The classic treatise in geometry written by Euclid and used as a textbook for more than 1,000 years in western
Europe. *The Elements*, which went through more than 2,000 editions and consisted of 465 propositions, are divided
into 13 ``books'' (an archaic word for ``chapters'').

Book | Contents |

1 | Triangles |

2 | Rectangles |

3 | Circles |

4 | Polygons |

5 | proportion |

6 | Similarity |

7-10 | Number Theory |

11 | solid geometry |

12 | Pyramids |

13 | Platonic Solids |

The elements started with 23 definitions, five Postulates, and five ``common notions,'' and systematically built the rest of plane and solid geometry upon this foundation. The five Euclid's Postulates are

- 1. It is possible to draw a straight Line from any Point to another Point.
- 2. It is possible to produce a finite straight Line continuously in a straight Line.
- 3. It is possible to describe a Circle with any Center and Radius.
- 4. All Right Angles are equal to one another.
- 5. If a straight Line falling on two straight Lines makes the interior Angles on the same side less than two Right Angles, the straight Lines (if extended indefinitely) meet on the side on which the Angles which are less than two Right Angles lie.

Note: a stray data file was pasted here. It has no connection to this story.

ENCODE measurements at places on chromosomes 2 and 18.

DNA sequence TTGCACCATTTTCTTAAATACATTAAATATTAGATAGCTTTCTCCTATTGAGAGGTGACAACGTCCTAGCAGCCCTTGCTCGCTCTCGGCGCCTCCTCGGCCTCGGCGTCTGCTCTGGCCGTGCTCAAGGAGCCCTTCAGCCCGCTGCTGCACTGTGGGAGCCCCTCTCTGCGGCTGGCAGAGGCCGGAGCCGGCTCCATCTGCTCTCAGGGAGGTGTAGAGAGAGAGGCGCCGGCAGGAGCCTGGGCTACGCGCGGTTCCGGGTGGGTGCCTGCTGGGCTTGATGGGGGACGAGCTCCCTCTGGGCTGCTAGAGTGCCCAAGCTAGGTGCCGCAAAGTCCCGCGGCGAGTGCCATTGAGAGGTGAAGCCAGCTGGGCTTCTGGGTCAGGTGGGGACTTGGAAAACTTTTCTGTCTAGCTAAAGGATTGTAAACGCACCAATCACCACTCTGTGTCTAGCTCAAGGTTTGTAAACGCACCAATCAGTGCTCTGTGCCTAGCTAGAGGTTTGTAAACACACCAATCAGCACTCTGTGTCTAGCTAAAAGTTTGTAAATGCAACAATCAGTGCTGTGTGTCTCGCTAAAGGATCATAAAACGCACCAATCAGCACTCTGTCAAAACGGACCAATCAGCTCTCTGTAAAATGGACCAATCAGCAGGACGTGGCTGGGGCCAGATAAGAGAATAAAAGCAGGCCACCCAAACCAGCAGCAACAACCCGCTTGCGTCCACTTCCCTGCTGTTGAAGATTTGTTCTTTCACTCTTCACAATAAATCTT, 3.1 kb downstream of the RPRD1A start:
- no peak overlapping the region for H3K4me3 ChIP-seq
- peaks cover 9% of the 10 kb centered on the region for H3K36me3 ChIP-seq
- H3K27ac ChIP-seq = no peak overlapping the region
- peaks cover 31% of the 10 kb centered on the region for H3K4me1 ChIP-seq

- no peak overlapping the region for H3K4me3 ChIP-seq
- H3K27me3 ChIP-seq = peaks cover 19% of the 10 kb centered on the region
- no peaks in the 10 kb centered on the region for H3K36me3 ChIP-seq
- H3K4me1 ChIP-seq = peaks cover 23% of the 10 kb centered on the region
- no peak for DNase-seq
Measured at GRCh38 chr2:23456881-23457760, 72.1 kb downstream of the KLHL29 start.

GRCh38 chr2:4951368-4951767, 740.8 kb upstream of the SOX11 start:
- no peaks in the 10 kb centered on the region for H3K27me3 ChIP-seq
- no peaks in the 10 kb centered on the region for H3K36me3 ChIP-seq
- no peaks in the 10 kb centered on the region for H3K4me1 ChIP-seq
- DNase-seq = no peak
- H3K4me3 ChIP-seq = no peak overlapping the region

**References**

Casey, J. *A Sequel to the First Six Books of the Elements of Euclid, 6th ed.* Dublin: Hodges, Figgis, & Co., 1892.

Dixon, R. *Mathographics.* New York: Dover, pp. 26-27, 1991.

Dunham, W. *Journey Through Genius: The Great Theorems of Mathematics.* New York: Wiley, pp. 30-83, 1990.

Heath, T. L. *The Thirteen Books of the Elements, 2nd ed., Vol. 1: Books I and II.* New York: Dover, 1956.

Heath, T. L. *The Thirteen Books of the Elements, 2nd ed., Vol. 2: Books III-IX.* New York: Dover, 1956.

Heath, T. L. *The Thirteen Books of the Elements, 2nd ed., Vol. 3: Books X-XIII.* New York: Dover, 1956.

Joyce, D. E. ``Euclid's Elements.'' http://aleph0.clarku.edu/~djoyce/java/elements/elements.html

© 1996-9

1999-05-25